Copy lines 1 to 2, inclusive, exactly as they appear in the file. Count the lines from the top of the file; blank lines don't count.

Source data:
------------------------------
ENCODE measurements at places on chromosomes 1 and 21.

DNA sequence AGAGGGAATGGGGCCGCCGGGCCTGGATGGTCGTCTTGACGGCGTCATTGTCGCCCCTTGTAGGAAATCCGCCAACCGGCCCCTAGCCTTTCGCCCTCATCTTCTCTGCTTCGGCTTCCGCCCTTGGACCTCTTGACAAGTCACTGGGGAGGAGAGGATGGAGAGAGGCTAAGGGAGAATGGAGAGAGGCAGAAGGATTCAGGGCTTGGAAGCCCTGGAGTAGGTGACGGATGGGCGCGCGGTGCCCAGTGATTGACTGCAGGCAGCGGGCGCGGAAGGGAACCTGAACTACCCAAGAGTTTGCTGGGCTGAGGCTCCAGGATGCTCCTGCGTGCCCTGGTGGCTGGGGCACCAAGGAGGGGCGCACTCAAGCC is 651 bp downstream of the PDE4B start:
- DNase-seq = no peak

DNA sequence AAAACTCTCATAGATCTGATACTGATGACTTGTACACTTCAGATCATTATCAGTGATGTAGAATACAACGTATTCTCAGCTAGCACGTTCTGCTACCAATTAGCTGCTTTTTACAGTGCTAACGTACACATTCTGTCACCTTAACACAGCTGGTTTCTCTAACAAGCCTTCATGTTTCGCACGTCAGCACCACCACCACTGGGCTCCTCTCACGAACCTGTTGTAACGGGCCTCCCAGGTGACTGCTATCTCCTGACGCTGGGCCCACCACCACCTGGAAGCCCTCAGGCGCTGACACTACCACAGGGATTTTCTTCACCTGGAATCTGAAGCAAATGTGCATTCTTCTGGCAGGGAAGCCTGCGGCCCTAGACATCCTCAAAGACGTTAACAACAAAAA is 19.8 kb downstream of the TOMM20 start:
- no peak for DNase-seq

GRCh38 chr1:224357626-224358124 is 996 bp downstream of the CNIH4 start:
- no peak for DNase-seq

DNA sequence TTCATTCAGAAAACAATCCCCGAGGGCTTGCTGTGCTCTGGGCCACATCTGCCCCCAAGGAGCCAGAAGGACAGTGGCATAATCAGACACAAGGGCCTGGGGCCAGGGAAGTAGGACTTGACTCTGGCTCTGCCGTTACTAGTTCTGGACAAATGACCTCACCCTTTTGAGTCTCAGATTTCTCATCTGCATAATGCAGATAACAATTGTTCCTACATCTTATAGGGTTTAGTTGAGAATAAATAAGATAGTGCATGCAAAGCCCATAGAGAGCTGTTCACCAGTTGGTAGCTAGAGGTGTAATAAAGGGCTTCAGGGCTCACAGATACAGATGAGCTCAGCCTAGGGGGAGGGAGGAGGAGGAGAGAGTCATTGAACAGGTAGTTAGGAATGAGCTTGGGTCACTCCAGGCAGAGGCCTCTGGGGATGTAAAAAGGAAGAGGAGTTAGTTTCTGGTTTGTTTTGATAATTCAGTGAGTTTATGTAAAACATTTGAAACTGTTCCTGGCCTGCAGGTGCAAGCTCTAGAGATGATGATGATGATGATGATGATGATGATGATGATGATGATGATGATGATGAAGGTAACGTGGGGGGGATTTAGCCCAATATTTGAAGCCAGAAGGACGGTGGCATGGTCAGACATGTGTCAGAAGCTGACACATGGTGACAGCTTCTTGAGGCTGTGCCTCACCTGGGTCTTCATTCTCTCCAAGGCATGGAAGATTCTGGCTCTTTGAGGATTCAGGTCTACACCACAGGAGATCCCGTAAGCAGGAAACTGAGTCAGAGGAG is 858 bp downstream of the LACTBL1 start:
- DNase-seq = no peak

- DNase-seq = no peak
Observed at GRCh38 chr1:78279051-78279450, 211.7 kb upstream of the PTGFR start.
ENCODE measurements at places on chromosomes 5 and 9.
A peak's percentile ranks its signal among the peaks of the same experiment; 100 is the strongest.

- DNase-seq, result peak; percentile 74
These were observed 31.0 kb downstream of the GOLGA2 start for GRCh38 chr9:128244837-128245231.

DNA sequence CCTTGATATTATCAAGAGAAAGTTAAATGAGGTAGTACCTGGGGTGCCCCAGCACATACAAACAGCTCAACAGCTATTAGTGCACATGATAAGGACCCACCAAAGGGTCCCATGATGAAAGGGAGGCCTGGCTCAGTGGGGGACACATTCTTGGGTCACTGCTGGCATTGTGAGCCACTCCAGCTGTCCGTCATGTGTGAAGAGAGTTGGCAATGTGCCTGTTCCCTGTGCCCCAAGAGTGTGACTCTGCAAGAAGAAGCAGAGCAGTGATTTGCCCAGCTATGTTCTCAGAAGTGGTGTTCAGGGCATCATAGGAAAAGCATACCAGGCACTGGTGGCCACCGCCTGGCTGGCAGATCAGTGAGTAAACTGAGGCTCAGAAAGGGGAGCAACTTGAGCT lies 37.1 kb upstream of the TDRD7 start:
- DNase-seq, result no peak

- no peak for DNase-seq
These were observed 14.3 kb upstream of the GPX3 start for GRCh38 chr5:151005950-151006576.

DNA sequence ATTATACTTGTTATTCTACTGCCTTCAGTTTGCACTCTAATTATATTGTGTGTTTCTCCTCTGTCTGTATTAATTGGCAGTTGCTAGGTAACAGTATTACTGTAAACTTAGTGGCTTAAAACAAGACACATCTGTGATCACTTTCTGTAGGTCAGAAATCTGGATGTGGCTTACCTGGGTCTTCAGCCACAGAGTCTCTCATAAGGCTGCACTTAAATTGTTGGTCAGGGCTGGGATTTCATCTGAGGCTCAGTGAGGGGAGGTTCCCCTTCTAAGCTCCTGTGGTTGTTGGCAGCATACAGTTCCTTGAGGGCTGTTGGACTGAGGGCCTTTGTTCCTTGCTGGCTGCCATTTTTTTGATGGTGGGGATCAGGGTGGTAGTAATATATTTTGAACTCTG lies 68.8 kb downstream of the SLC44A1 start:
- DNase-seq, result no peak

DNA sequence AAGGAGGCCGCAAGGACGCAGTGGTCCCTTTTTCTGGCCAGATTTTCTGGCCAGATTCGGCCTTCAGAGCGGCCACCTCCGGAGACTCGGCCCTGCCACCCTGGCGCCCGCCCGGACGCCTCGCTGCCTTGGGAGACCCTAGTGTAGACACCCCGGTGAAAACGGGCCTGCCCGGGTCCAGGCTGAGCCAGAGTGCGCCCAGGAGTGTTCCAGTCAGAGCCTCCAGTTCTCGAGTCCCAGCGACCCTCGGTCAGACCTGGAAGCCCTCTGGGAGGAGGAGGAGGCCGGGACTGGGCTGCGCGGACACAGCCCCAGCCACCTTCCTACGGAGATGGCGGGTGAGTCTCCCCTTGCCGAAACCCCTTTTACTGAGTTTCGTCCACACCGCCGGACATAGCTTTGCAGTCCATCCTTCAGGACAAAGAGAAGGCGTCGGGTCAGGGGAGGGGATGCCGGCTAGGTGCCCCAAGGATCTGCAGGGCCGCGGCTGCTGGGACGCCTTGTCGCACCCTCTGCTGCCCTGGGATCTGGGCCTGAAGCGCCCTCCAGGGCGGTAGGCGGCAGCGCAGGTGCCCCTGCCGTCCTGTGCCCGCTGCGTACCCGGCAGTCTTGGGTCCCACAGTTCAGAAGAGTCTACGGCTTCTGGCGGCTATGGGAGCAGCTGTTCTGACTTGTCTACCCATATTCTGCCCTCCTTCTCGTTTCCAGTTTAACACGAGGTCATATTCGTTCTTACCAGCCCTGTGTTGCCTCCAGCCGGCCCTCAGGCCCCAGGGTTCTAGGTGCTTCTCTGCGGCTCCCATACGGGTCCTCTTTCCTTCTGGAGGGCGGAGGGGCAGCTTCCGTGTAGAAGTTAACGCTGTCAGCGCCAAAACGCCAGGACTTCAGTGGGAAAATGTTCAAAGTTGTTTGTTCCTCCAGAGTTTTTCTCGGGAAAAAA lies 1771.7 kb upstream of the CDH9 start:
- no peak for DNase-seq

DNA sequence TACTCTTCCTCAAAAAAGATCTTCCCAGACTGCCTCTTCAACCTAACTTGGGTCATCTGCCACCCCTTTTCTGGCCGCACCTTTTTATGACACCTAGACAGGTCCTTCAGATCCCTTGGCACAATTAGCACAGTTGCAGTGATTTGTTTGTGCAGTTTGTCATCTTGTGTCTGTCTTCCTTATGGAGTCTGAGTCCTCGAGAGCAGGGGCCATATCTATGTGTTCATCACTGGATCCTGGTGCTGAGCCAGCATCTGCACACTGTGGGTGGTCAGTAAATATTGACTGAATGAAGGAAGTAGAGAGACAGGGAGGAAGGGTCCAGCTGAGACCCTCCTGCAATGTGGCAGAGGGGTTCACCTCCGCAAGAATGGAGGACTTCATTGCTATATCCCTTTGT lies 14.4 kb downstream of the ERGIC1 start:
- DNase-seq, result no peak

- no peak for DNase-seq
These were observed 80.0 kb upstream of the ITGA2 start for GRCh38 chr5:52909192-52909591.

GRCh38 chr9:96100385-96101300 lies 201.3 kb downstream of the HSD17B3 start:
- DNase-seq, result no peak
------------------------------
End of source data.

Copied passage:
ENCODE measurements at places on chromosomes 1 and 21.

DNA sequence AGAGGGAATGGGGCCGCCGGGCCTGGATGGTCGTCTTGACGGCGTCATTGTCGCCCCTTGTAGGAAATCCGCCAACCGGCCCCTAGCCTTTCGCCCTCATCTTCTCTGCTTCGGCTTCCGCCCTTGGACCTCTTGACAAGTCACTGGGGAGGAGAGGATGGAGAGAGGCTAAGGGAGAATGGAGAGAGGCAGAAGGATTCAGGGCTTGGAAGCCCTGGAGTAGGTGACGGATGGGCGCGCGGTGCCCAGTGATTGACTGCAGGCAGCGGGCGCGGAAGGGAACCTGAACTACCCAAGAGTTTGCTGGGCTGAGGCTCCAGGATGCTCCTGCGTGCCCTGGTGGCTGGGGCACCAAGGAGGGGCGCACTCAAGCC is 651 bp downstream of the PDE4B start: